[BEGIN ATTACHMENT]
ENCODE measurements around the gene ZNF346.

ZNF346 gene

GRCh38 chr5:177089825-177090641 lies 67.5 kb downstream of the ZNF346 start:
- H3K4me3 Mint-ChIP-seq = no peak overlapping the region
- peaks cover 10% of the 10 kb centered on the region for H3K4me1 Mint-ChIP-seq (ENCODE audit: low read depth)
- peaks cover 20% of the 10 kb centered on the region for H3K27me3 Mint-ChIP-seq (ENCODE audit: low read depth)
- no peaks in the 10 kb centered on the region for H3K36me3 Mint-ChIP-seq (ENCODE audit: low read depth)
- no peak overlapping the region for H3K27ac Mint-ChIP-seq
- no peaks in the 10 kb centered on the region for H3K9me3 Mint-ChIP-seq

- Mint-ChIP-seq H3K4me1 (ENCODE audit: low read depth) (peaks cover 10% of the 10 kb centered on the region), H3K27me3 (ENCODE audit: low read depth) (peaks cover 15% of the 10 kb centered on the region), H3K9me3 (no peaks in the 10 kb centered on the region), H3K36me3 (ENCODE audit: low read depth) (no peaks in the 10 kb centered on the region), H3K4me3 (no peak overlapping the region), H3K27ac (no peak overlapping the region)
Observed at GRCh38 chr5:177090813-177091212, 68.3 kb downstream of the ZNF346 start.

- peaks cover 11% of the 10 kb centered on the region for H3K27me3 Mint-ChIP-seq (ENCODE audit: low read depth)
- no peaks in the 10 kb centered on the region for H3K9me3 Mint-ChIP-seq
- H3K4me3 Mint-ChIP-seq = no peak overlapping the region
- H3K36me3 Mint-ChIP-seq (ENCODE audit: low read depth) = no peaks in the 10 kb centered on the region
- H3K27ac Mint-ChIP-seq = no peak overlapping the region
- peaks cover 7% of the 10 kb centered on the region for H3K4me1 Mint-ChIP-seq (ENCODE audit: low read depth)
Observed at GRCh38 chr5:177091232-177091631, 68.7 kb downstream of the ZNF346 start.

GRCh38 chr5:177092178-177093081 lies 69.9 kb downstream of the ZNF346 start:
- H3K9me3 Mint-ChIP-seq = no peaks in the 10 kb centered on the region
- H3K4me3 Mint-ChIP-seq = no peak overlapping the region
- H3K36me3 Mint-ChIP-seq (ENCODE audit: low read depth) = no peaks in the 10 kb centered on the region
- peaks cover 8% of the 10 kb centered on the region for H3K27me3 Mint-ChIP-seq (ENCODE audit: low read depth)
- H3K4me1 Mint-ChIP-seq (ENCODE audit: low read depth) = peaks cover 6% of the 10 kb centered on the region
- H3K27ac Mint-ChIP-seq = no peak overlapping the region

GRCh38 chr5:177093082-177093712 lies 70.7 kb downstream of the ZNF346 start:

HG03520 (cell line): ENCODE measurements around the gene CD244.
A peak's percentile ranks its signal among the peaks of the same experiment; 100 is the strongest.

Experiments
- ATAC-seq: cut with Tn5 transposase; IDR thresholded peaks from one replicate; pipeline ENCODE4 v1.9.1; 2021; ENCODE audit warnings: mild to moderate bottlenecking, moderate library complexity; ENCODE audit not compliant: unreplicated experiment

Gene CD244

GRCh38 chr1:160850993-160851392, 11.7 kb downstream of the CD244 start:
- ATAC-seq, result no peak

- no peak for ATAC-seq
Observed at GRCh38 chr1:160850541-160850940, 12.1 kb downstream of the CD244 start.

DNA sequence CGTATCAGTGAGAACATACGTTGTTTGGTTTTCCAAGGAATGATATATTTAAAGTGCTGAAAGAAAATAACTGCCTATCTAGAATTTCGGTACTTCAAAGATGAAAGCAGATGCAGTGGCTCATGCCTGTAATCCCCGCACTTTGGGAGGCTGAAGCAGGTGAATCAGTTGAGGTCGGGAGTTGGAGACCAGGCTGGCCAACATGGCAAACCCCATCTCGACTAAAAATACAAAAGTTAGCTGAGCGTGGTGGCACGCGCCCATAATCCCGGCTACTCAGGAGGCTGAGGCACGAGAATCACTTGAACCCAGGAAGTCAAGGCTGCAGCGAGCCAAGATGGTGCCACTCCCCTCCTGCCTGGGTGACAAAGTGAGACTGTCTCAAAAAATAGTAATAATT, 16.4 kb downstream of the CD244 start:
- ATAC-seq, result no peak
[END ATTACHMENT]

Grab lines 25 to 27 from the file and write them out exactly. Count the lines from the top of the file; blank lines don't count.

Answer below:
- H3K27ac Mint-ChIP-seq = no peak overlapping the region

GRCh38 chr5:177093082-177093712 lies 70.7 kb downstream of the ZNF346 start:

HG03520 (cell line): ENCODE measurements around the gene CD244.